CNN LIVE EVENT/SPECIAL
Senator John McCain Speaks Out on Airline Security
Aired October 30, 2001 - 14:55 ET
THIS IS A RUSH TRANSCRIPT. THIS COPY MAY NOT BE IN ITS FINAL FORM AND MAY BE UPDATED.
THIS IS A RUSH TRANSCRIPT. THIS COPY MAY NOT BE IN ITS FINAL FORM AND MAY BE UPDATED.
JUDY WOODRUFF, CNN ANCHOR: We want to go quickly to the Capitol, where Senator John McCain speaking out on the issue of airline security. He disagrees with the president.
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SEN. JOHN MCCAIN (R), ARIZONA: This is all about law enforcement. Law enforcement is a function of government. I am a proud conservative. But law enforcement -- Border Patrol, INS, Customs, the FBI -- are all government, law enforcement responsibilities. The safety and security of our airports and airliners is a government responsibility.
I'd like to just take a minute to set the record straight on a couple of issues that, unfortunately, have assumed a greater importance than they deserve. One is the passenger and baggage screening operations at El Al, the airline of Israel, which has been the subject of conflicting information.
At a briefing for Senate Commerce Committee members and staff, senior representatives of El Al security and the Israeli Security Agency reported that El Al security managers, marshals, and screeners are public employees with full security background checks. ISA is the oversight agency, and the Aviation Security Division runs the security operations.
The Israelis use a multi-layered security system including aircraft, aircraft area, cargo, check-in gate, airport and intelligence. According to the embassy, the employees at the airports are hired and controlled by the Airport Administration Authority, a division of the Israeli government.
In Europe, Italy, Ireland, Portugal and Switzerland, they use public employees to perform passenger security screening. United Kingdom, France, and the Netherlands do not use public employees, however the government provides and pays for their health and retirement benefits.
You know, the major ones are foreign owned, so they spent a few million dollars and hired a Washington lobbyist, who I'm sure is going to become very wealthy over this issue. So what you get is an advertisement like this. I know that a lot of you can't read it, but basically it purports to have various leading newspapers in the United States, quote, "Congress should implement the European model for aviation security." And it has, surprising enough, the Arizona Republic is in there. But the LA Times, the Washington Times, the New York Times, Chicago Tribune, Atlanta Journal-Constitution and USA Today.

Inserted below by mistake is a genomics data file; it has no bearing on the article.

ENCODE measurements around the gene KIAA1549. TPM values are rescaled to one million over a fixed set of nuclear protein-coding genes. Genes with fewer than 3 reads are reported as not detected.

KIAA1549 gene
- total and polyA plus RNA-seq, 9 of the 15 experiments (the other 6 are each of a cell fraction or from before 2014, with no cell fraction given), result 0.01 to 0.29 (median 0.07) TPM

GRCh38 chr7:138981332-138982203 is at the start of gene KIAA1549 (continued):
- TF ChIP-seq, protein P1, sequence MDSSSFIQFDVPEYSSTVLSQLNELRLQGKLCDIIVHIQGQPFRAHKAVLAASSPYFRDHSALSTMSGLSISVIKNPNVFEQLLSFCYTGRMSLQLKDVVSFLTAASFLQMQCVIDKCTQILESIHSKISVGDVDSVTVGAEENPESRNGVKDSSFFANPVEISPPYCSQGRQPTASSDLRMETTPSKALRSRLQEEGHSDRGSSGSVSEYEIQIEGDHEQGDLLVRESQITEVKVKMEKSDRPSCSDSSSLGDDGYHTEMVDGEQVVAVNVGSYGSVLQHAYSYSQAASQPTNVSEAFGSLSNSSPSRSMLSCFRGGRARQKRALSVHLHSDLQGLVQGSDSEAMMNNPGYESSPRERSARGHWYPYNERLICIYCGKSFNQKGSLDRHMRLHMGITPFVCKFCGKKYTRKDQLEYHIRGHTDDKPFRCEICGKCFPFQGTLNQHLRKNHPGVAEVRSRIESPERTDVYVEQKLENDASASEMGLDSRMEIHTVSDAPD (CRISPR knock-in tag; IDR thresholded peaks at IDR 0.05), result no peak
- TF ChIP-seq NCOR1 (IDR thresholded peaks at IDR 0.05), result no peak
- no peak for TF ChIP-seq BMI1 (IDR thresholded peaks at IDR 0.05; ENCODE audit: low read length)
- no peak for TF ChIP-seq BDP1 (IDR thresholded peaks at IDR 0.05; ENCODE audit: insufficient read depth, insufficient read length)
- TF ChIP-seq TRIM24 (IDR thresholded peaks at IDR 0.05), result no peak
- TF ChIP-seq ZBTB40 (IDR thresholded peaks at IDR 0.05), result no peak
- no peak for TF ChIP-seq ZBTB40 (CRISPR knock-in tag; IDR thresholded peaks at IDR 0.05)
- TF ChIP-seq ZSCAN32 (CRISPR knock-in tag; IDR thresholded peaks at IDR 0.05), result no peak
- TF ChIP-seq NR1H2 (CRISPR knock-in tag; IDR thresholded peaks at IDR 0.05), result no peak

Well, what this purports to do is say that these newspapers editorially are in support of the opposite position, when in fact I know, because -- I didn't look at them all -- but the Los Angeles Times, the New York Times and the USA Today have all in support of our bill and our position. The LA Times editorialized, "The Senate has unanimously passed an effective remedy for airport ills. The Senate bill would make airport screeners government employees, put the Justice Department in charge," et cetera.
But if you look at this very highly paid lobbyist -- another argument for campaign finance reform -- you will -- I had to get that plug in.
Never lose sight of our...
MCCAIN: You would think that the LA Times was in opposition to our legislation. That's unfortunate. It's unfortunate that this kind of thing.
I don't mind having an open and honest debate on the merits or demerits of our proposal or others. But to misconstrue the position of the leading newspapers in America, obviously, is something that's not needed here.
I want to emphasize: Americans want legislation passed. The Americans want to see the president of the United States in the Oval Office signing legislation that says, "There will be air marshals on airplanes; there will be increased security and screening procedures; there will be individuals around who you can count on to ensure your security," and all the other provisions of the bill. That will restore the confidence of the American people.
As has been spoken before, if we pass this bill on Thursday, the president could sign it that evening. So I hope we will move forward.
And I thank my colleagues for their bipartisan effort on this very important piece of legislation.
REP. RICHARD GEPHARDT (D-MO), MINORITY LEADER: Jim Oberstar has been our Democratic ranking member.
REP. JAMES L. OBERSTAR (D), MINNESOTA: Thank you very much, Leader and Senator McCain. We've worked for many years on aviation issues. And Congressman Ganske...